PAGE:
Dryers that utilize both gas and flame via pilot lights can be health hazards. They are also very energy-inefficient. These things lead to the decline in the use of pilot lights, starting in the 80s.
There are a variety of reasons why your gas dryer may have a pilot light despite their lack of popularity and the fact that they are banned in some regions. Either way, it pays to check and also to know how to relight one since a blown-out pilot light can lead to fires or even explosions.
Modern gas dryers do not have pilot lights. Such designs were phased out around the 1970-1990s in favor of more energy-efficient and safe means of ignition. Today, most gas dryers light the gas using an electrically heated ignition piece (essentially a piece of metal).
Modern Gas Dryers Don’t Have Pilot Lights
Rather than using pilot lights, modern gas dryers commonly use electrical ignition.
Electrical ignition involves both electrical and gas processes.
An electric current is used to start the process and produces ignition heat, but the actual flame is fueled by gas.
The heated air produced by this gas flame is essential to how gas dryers work. It travels through the blower housing and into the main area of the dryer to dry the clothes.
Unlike a pilot light, the flame created by electrical ignition processes is ignited as needed and is not on constantly.
However, when the flame created by electrical ignition is on, there is still an open flame, which can be dangerous, so keep this in mind.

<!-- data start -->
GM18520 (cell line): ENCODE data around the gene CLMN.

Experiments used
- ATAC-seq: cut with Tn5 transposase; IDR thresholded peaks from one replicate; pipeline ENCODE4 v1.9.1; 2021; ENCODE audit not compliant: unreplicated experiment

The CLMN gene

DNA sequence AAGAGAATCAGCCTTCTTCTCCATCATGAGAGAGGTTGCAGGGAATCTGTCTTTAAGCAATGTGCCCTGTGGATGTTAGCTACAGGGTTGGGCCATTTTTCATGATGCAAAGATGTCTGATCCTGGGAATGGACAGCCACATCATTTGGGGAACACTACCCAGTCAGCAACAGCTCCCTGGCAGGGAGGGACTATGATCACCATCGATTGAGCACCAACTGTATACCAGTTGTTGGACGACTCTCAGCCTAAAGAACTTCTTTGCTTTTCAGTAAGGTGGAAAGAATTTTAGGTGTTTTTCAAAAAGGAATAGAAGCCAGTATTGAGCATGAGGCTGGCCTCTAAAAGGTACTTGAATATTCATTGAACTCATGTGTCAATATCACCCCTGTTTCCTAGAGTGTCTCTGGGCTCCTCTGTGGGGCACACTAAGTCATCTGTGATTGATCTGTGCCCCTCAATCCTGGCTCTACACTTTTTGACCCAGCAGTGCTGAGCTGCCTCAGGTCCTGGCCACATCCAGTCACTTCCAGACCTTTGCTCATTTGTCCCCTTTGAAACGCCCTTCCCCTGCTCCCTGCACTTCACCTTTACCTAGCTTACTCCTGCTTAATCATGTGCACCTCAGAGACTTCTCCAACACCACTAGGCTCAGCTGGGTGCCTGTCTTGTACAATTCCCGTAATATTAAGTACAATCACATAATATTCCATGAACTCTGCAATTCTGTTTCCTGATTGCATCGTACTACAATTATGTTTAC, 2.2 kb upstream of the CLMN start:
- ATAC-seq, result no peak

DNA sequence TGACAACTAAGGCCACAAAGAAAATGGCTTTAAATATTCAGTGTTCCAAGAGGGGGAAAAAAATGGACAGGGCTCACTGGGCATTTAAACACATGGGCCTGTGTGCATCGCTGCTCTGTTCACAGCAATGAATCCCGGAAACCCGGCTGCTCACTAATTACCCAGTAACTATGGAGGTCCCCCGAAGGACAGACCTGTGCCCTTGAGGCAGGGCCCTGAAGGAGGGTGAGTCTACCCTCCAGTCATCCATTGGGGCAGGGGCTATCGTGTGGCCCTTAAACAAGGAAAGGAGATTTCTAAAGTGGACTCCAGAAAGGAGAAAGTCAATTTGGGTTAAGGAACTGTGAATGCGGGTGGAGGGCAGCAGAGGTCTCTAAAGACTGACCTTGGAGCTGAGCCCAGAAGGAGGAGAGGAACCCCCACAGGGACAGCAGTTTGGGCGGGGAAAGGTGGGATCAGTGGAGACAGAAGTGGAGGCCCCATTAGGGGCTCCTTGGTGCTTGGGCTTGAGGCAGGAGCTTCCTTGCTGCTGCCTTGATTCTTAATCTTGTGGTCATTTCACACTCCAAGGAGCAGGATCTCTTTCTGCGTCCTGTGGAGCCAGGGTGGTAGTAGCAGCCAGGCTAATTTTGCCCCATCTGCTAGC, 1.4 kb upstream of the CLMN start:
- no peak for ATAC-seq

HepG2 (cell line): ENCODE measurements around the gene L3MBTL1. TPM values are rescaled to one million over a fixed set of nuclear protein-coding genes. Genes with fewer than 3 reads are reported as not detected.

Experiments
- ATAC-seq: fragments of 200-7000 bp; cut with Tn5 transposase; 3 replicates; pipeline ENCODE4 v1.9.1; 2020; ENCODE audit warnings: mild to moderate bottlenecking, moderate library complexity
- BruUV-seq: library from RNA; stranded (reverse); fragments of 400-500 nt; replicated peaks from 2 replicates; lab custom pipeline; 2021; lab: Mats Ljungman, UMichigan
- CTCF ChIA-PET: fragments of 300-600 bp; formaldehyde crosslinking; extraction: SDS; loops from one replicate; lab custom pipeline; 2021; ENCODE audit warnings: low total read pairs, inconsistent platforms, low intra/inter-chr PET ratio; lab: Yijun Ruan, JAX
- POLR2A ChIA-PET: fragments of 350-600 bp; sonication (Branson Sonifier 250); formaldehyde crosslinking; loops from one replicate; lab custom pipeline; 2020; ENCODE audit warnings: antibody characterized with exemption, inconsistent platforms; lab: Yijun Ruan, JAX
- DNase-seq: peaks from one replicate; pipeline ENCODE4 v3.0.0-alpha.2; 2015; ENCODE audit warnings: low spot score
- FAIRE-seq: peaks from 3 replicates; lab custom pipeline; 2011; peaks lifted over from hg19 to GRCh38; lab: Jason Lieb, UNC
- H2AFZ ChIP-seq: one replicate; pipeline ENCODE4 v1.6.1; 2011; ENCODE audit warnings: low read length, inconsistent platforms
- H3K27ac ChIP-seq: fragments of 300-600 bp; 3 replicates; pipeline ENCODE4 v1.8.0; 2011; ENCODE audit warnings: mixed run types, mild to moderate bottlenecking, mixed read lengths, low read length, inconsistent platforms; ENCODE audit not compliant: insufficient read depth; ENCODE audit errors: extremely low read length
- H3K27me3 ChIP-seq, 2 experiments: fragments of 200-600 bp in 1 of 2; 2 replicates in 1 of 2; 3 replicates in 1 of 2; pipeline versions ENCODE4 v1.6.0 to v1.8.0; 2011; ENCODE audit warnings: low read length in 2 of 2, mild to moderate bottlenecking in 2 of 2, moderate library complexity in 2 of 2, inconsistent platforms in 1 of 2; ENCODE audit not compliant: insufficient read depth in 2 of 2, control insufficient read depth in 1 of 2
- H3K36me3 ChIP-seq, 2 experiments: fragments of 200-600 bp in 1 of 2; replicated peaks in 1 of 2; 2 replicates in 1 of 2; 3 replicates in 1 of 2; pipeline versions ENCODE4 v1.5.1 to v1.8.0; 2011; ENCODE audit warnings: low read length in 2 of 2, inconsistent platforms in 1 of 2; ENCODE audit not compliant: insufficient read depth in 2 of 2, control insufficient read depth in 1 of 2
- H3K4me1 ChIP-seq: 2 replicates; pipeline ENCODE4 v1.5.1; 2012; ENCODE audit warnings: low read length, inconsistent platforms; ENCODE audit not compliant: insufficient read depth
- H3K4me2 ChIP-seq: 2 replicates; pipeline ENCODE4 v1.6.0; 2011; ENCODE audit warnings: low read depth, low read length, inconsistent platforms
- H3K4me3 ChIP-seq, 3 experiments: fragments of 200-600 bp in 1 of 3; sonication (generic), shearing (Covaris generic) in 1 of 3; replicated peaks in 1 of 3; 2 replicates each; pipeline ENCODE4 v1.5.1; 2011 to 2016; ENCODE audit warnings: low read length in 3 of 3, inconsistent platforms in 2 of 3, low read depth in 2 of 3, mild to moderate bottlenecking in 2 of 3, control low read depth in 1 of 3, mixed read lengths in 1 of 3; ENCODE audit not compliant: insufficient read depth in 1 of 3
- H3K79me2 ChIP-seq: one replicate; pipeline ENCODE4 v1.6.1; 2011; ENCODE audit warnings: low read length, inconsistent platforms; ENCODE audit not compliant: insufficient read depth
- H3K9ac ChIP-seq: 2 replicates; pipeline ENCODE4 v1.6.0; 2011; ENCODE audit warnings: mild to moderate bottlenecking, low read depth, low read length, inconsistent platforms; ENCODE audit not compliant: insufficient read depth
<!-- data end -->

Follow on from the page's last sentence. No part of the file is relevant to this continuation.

Why Pilot Lights Were Replaced
One reason why other methods, such as electrical ignition, are favored over using a pilot light is that their flames are only present when needed.
Having a pilot light means that the flame is active 24/7. This is expensive as far as energy costs go, and it is unnecessary in light of newer technologies.
Overall, having a gas dryer without a pilot light will lead to lower energy bills.
Additionally, having an open flame anywhere in the house, even if it is contained within a dryer, can lead to a disaster.
Another dangerous circumstance is if the light is accidentally extinguished.
In such cases, gas continues to be released in an effort to relight the light, like when your gas stovetop is releasing gas while trying to start the burner flame.
The problem is, if the pilot light isn’t relit soon, flammable gas will continue to flow out of the dryer. If this gas comes across a spark, whether this is from a gas stovetop, static electricity, or the pilot light trying to relight, it could cause a fire or an explosion.
When Did Dryers Stop Using Pilot Lights?
There isn’t really a specific date for when dryers stopped using pilot lights—not in the United States, at least.
Instead, various cities and states phased them out over a period of time for safety and energy-efficiency reasons.